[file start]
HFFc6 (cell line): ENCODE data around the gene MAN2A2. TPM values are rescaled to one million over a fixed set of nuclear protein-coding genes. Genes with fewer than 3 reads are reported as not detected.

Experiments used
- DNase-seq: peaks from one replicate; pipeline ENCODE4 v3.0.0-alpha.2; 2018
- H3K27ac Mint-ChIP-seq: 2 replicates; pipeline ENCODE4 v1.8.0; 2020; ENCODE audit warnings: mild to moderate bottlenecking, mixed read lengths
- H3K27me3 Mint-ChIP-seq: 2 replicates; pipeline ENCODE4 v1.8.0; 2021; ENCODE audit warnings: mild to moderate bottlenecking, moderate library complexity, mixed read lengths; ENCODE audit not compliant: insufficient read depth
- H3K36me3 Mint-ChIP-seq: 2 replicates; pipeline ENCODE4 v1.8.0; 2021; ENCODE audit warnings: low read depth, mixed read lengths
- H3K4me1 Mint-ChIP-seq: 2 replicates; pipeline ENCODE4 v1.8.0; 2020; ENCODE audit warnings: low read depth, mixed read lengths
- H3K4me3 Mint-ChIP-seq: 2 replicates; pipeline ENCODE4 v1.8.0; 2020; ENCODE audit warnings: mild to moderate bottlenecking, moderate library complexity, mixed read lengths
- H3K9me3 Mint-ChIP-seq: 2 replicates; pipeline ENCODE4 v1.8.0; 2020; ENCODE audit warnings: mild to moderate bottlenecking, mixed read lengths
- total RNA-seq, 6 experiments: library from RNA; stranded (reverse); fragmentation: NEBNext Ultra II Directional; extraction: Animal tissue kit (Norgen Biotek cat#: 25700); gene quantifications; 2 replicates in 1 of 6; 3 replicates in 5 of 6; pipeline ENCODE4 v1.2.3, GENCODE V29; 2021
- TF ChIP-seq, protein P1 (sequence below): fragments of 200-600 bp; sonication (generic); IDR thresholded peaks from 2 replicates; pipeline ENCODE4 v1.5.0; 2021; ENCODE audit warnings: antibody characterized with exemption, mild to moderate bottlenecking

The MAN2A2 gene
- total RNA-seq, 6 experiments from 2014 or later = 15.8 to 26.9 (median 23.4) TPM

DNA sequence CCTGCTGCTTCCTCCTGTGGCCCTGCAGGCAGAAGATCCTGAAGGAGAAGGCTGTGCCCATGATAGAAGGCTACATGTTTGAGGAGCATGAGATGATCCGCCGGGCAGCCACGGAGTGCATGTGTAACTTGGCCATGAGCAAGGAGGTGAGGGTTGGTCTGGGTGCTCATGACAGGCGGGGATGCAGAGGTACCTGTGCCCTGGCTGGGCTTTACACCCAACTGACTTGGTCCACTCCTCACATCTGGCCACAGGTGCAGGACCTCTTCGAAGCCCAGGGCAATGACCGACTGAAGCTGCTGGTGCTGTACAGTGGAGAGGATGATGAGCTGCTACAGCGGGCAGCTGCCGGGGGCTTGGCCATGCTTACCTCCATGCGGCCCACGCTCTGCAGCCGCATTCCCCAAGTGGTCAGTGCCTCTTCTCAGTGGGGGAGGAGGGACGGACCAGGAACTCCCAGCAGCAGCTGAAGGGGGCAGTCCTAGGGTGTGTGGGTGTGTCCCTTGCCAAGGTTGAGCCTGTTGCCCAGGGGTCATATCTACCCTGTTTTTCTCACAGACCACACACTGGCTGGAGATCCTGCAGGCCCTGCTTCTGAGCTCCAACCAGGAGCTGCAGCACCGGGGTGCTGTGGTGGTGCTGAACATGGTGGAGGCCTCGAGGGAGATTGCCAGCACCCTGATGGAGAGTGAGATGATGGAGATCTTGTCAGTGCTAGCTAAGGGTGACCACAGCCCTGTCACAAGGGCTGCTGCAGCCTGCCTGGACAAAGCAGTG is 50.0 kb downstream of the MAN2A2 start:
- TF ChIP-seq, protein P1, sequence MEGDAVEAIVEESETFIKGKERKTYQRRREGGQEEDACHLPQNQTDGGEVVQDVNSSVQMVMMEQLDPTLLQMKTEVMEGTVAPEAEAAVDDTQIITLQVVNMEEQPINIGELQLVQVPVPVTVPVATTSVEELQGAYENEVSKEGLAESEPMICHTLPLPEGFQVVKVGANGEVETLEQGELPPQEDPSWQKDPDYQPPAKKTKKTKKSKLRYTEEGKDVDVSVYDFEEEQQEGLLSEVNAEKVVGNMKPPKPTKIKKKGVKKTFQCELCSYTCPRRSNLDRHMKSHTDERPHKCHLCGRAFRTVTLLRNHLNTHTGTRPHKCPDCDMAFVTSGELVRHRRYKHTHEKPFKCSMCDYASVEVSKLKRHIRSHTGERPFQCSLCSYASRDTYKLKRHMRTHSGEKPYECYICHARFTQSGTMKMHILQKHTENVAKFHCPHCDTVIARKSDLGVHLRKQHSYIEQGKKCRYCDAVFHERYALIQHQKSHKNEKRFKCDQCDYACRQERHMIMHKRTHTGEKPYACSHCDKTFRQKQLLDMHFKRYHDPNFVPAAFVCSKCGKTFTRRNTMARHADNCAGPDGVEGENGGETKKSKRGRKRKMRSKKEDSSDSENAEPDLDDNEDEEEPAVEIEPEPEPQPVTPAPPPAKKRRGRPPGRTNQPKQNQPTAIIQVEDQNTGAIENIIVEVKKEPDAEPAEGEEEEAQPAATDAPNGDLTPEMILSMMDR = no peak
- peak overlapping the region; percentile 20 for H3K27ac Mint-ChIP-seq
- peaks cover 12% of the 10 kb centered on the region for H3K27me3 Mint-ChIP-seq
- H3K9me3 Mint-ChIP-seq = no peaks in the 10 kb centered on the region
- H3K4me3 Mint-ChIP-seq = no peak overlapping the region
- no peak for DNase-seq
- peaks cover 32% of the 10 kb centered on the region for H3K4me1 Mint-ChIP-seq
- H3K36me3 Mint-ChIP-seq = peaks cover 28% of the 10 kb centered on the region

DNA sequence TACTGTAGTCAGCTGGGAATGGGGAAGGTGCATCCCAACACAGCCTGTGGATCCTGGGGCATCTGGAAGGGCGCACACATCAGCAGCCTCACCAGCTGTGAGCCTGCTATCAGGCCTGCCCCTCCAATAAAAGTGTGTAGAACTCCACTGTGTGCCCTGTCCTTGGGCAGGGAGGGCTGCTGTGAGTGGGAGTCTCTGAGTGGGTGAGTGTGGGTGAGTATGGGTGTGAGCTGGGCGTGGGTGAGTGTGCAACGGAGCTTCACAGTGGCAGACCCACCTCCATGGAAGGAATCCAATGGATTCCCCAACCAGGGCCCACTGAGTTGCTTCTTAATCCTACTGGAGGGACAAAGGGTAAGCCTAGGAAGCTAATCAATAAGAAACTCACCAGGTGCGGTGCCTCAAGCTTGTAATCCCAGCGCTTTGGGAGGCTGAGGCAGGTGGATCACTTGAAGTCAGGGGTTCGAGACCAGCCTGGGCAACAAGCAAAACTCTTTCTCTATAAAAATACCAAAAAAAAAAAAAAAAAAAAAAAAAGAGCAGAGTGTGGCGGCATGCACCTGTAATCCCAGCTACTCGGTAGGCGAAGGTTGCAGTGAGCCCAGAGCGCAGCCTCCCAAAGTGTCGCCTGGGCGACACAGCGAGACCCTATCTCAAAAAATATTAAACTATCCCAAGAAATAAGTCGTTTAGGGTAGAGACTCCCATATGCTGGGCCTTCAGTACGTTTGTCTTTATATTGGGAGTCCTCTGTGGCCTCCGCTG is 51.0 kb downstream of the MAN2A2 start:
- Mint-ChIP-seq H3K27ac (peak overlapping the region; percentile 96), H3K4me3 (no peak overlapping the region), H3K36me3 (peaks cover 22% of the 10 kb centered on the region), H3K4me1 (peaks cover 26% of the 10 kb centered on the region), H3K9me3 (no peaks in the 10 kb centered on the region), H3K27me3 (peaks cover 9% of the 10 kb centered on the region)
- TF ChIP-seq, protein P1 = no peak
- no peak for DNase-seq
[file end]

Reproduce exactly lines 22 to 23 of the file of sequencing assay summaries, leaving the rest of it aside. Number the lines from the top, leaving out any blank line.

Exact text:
- H3K36me3 Mint-ChIP-seq = peaks cover 28% of the 10 kb centered on the region

DNA sequence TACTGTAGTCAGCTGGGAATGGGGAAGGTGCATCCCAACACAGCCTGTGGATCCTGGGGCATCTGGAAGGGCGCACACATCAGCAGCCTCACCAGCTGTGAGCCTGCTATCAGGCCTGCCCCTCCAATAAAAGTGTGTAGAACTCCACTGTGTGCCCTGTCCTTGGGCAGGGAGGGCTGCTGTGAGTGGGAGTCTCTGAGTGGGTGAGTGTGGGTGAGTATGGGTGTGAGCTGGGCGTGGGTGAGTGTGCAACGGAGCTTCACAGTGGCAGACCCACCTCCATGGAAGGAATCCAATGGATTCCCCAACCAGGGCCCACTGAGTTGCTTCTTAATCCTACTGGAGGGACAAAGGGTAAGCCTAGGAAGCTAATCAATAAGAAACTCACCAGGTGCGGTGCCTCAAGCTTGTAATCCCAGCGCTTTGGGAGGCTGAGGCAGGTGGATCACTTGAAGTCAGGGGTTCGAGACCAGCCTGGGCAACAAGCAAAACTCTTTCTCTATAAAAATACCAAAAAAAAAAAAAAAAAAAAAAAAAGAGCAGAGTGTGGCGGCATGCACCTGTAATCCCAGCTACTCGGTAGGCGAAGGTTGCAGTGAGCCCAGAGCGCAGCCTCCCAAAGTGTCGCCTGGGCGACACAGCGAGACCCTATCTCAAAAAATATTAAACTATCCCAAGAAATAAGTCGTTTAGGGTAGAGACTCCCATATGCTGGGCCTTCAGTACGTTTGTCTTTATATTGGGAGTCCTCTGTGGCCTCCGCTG is 51.0 kb downstream of the MAN2A2 start: